ANAHEIM, Calif. -- The shroud of secrecy has been lifted surrounding Windows Server 8 and Azure. What lies behind it is greater symmetry between the cloud computing and virtualized HA infrastructures, improved storage and an Azure toolkit that promises to help enterprises easily develop an Azure service and deploy it to end users.
Windows 8 ultimately will provide the underpinnings of the Windows Azure platform with the intent to democratize high availability (HA) clusters to push the "scale-up envelope" with features previously reserved for high-performance computing Windows Server 2008 R2 versions.
Windows 8 will include new alternative disk storage architectures called Storage Pools and Spaces, Satya Nadella, president of Microsoft's servers and tools business, said here in his BUILD conference keynote. Storage Pools aggregate commodity disk drives into isolated JBOD (Just a Bunch of Disks) units and attaches them to Windows for simplified management. Storage Spaces do the same for virtual machines.
Azure also saw its share of storage improvements, which team member Brad Calder outlined in the "Inside Windows Azure storage: what's new and under the hood deep dives" session:
- Geo-replication helps with disaster recovery and a new version of the REST API to enable some functionality improvements for Windows Azure binary large objects (blobs), tables and queues.
- Table Upsert allows a single request to be sent to Windows Azure Tables to either insert an entity, if it doesn't exist, or update and replace an existing entity.
- Table Query Projection (Select) allows a client to retrieve a subset of an entity's properties. This improves performance by reducing the serialization/deserialization cost and bandwidth used for retrieving entities.
- Improved blob HTTP header support aids streaming applications and browser downloads.
- Queue UpdateMessage allows clients to have a lease on a message and renew the lease while the system processes it as well as update the contents of the message to track processing progress.
- Queue InsertMessage with visibility timeout allows a newly inserted message to stay invisible on the queue until the timeout expires.
Windows 8 client development tools
Details about programming Windows 8 applications with Visual Studio 2011 Express also were previewed in Windows 8 client developer tools. MSDN subscribers also can download the Window 8 Server from the Developer Network. In addition to OS bits, both developer previews include the following:
- Microsoft Visual Studio 11 Express for Windows Developer Preview
- Microsoft Expression Blend 5 Developer Preview
- Windows SDK for Metro style apps
- 28 Metro style apps including the BUILD Conference app
DevOps teams will need to gain expertise with Window 8's new features to obtain maximum return on investment.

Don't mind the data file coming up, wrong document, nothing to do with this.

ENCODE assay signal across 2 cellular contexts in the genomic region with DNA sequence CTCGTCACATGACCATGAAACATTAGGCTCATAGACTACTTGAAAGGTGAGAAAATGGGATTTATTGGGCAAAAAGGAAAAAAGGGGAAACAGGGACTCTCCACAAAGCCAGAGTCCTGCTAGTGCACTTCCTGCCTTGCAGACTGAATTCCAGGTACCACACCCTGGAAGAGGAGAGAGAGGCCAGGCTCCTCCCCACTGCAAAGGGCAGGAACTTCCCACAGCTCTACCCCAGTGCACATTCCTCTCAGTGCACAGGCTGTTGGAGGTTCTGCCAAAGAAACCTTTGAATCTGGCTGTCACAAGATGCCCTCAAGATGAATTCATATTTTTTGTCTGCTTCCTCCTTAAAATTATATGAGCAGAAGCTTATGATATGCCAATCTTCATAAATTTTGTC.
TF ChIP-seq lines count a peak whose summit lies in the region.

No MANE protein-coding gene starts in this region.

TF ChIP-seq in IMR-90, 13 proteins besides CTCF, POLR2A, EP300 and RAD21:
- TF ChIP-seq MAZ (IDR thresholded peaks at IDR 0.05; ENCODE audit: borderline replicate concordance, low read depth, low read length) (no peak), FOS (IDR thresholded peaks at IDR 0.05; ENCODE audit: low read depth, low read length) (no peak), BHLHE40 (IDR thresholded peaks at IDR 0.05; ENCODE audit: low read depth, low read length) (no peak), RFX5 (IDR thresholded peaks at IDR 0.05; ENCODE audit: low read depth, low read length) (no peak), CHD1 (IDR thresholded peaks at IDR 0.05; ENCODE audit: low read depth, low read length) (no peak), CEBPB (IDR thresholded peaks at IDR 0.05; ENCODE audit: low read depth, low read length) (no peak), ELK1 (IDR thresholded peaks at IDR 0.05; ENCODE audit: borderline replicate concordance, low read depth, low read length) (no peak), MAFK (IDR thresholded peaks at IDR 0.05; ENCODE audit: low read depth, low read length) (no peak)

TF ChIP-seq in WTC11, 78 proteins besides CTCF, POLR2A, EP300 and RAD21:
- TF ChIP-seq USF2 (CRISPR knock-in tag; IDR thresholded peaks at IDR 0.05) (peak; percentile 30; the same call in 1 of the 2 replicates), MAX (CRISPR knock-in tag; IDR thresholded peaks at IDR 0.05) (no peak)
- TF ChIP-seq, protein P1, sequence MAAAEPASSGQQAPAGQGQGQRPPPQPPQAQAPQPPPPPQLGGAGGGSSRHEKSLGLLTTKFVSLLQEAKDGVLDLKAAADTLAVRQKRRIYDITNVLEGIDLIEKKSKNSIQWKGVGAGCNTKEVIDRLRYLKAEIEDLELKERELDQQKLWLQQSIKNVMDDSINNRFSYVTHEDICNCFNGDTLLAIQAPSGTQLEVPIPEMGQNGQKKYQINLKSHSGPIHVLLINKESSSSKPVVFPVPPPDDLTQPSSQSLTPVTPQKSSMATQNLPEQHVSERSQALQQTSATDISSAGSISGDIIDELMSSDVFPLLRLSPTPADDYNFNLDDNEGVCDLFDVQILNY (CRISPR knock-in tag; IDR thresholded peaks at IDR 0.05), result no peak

Windows Azure developers probably will want to download and install the Windows Azure Toolkit for Windows 8 from CodePlex. According to CodePlex:
"This toolkit has all the tools to make it easy to develop a Windows Azure service and deploy it to your users. In addition to documentation, this toolkit includes Visual Studio project templates for a sample Metro style app and a Windows Azure cloud project. This tool is designed to accelerate development so that developers can start enabling Windows 8 features, such as notifications, for their app with minimal time and experience. Use this toolkit to start building and customizing your own service to deliver rich Metro style apps."
Windows Azure AppFabric Service Bus and TFS on Azure also include the following improvements:
- Asynchronous Cloud Eventing allows developers to distribute event notifications to occasionally connected clients, for example, phones, remote workers, kiosks and so on.
- Event-driven Service Oriented Architecture enables you to build loosely coupled systems that can evolve over time.
- Advanced Intra-App Messaging provides load-leveling and load-balancing, so developers can build highly scalable, resilient applications.
Developers and operations folks were enthusiastic about new Windows 8 Server features and their potential contribution to future Windows Azure upgrades.
ABOUT THE AUTHOR
Roger Jennings is a data-oriented .NET developer and writer, the principal consultant of OakLeaf Systems and curator of the OakLeaf Systems blog. He's also the author of 30+ books on the Windows Azure Platform, Microsoft operating systems (Windows NT and 2000 Server), databases (SQL Azure, SQL Server and Access), .NET data access, Web services and InfoPath 2003. His books have more than 1.25 million English copies in print and have been translated into 20+ languages.
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